North Carolina: A Leader in Trail Building
North Carolina has ramped up its efforts to support current trails and trails-in-the-making. This blog will provide information on the Mountains-to-Sea Trail, the Haw River State Trail, and new efforts to add trails to fund trail-building in the state.
North Carolina wants to expand its trail program to promote a healthier population. Though the Appalachian Trail, which passes through NC, might seem to get all the press, the truth is the state has a variety of trails and is committed to building more.
This blog will focus on two major trail efforts, the Mountains-to-Sea State Trail and the newly minted Haw River State Trail and offer information on recent legislation that funds more trail building in the state.
Mountains-to-Sea State Trail
As most state residents know, North Carolina is a long state that is book-ended by mountains in the west and coastal plains in the east. Hence, we now have the Mountains-to-Sea State Trail that links these two areas and gives hikers the chance to traverse the entire length of the state.
The trail was first proposed in 1977, but it was not until 2000 that it became an official state trail. Though it is intended to be a fully off-road trail, it is currently a work-in-progress. About 675 miles of trail are currently built off-road, mostly in the western portion of North Carolina, with smaller but significant sections completed in the NC Piedmont and Coastal Plain. When completed, the MST will cover about 1400 miles, an achievement that requires cooperation from both the state and local landowners and organizations.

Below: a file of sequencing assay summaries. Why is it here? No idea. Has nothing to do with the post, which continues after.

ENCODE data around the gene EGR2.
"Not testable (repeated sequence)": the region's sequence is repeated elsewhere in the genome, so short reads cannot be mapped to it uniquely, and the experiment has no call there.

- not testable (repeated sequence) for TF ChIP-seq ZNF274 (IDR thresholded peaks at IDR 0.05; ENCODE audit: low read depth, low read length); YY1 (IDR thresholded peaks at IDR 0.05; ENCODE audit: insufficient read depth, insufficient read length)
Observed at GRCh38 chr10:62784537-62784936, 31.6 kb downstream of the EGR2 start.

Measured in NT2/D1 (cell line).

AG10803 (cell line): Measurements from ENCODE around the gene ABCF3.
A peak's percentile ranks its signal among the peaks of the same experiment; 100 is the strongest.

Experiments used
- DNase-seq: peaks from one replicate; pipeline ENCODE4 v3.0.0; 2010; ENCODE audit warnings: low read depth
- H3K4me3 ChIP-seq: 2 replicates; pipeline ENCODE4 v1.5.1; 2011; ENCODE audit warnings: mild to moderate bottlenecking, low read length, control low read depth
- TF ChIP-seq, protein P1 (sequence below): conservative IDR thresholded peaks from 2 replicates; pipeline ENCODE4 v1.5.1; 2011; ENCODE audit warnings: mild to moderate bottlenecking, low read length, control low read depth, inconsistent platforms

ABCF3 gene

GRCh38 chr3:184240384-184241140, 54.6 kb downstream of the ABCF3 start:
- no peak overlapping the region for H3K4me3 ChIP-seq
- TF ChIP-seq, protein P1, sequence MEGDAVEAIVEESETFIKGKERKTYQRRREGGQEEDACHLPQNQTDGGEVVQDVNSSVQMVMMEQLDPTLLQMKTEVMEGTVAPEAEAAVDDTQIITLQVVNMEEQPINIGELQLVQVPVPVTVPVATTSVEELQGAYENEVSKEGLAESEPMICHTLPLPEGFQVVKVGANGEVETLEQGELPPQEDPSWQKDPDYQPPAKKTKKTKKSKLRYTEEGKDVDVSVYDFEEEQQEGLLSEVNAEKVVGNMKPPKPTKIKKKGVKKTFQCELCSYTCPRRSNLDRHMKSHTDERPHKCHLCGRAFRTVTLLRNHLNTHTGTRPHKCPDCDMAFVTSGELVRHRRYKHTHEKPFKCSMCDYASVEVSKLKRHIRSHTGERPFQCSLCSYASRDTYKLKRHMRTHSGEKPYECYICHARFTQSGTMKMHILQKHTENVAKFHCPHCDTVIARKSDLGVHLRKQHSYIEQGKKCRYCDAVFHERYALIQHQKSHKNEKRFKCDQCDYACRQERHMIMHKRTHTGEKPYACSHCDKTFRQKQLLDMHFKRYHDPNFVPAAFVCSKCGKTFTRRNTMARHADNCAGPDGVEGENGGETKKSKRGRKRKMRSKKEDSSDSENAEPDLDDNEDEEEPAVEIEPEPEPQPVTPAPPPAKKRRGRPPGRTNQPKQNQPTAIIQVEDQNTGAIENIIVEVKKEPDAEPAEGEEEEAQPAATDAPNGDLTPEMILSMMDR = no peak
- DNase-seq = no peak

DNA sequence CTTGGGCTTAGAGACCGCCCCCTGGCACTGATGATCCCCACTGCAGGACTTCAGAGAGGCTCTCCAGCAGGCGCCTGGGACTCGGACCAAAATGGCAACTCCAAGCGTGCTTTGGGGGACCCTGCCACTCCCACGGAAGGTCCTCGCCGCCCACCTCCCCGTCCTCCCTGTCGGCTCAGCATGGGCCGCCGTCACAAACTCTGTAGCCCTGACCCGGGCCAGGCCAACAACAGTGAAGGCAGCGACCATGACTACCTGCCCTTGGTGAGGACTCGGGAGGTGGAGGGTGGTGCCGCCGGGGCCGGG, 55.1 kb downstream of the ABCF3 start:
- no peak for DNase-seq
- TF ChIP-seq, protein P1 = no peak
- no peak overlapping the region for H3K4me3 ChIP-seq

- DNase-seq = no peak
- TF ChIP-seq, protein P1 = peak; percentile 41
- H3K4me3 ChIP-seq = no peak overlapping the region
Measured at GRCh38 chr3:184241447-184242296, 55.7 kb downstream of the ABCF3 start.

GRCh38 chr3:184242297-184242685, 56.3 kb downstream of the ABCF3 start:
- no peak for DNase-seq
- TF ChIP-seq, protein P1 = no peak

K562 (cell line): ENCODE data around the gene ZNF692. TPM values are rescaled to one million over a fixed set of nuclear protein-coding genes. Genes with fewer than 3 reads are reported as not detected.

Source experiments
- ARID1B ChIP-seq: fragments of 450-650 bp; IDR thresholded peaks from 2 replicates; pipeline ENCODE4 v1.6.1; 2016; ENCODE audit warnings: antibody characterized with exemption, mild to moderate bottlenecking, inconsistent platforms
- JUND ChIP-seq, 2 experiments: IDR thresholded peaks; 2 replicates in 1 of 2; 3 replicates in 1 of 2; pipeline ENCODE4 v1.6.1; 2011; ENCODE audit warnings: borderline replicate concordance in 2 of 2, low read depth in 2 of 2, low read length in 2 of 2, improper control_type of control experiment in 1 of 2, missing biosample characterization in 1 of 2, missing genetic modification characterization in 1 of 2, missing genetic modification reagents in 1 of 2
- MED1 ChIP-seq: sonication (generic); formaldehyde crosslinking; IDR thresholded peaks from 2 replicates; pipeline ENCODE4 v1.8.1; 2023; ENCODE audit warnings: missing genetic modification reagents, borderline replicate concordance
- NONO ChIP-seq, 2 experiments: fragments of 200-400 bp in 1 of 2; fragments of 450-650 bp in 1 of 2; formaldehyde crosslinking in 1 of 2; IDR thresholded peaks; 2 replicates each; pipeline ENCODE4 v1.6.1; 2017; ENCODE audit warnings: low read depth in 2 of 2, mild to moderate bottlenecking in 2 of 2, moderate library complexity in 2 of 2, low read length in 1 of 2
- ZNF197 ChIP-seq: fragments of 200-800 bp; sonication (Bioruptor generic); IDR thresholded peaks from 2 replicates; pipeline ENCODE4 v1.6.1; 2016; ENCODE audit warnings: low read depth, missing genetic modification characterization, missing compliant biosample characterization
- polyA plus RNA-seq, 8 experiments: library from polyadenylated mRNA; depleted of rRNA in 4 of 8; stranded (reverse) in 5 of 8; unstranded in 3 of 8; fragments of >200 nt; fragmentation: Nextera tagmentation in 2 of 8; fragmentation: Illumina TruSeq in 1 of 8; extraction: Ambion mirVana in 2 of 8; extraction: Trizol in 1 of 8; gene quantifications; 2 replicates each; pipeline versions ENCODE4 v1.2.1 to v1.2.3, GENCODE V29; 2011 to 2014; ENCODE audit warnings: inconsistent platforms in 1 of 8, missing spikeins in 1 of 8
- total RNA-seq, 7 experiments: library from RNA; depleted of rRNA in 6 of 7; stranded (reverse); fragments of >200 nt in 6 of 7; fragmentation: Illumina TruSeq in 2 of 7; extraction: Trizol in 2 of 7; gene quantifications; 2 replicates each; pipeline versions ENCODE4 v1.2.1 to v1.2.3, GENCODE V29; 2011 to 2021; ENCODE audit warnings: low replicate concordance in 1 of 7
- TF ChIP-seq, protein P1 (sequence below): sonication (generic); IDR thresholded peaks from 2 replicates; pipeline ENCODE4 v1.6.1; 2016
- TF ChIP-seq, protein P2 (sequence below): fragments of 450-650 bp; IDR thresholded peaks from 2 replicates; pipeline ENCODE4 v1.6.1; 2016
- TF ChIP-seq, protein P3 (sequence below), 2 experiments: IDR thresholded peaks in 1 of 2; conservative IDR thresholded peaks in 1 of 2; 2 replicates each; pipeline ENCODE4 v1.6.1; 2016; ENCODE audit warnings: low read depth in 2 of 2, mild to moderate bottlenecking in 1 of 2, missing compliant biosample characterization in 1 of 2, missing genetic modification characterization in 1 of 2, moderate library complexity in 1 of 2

For more information on the Mountains-to-Sea State Trail, check out the NCTrails website.
The Haw River State Trail (HRST)
The Haw River State Trail (HRST) follows the Haw River corridor and gives hikers the chance to view the local beauty of the NC Piedmont. The vision for the HRST revolves around “conservation through recreation,” a belief that making memories outdoors will lead to citizens who work to preserve the natural beauty of this state for future generations.
Like the Mountains-to-Sea State Trail, the Haw River State Trail is a work-in-progress that features numerous trail sections that eventually will be connected to form a single trail that runs through the Haw River corridor. When completed, the HRST should be about 80 miles long, but there are still plenty of unique sections available to hike right now.
For trail maps of the Haw River State Trail, check this website.
North Carolina Invests in New Trails
North Carolina introduced 2023 as the Year of the Trail, which is a statewide initiative to encourage its citizens to get out and hike. The success of Year of the Trail not only spurred more people to get outside and improve their mental and physical health, but it also made possible new legislation to fund trail-building efforts in North Carolina.
According to Great Trails State Coalition, in September 2023, the NC General Assembly approved funding the Great Trails State Program, which is a “new non-recurring $25 million trail and greenway funding program.” This new budget also “adds $5 million to the Complete the Trails Fund supporting authorized North Carolina State Trails [which includes the Haw River State Trail]” and “directs nearly $25 million to specific trail and greenway projects across the state.”
As outdoor enthusiasts already know, trails provide much needed places to exercise and enjoy nature. They can also be wise community investments that boost tourism and local economies by bringing revenue and jobs to lesser-known areas.
Find a Trail Near You
Trails are for everyone, but many people are unaware of the recreational opportunities near their hometown. Your local area probably has a variety of nearby trails, from traditional nature hikes to paved multiuse trails and even paddle trails.
To get started, check this guide to find local trails in your area.
Let’s get out there and support these wonderful trails that North Carolina is funding.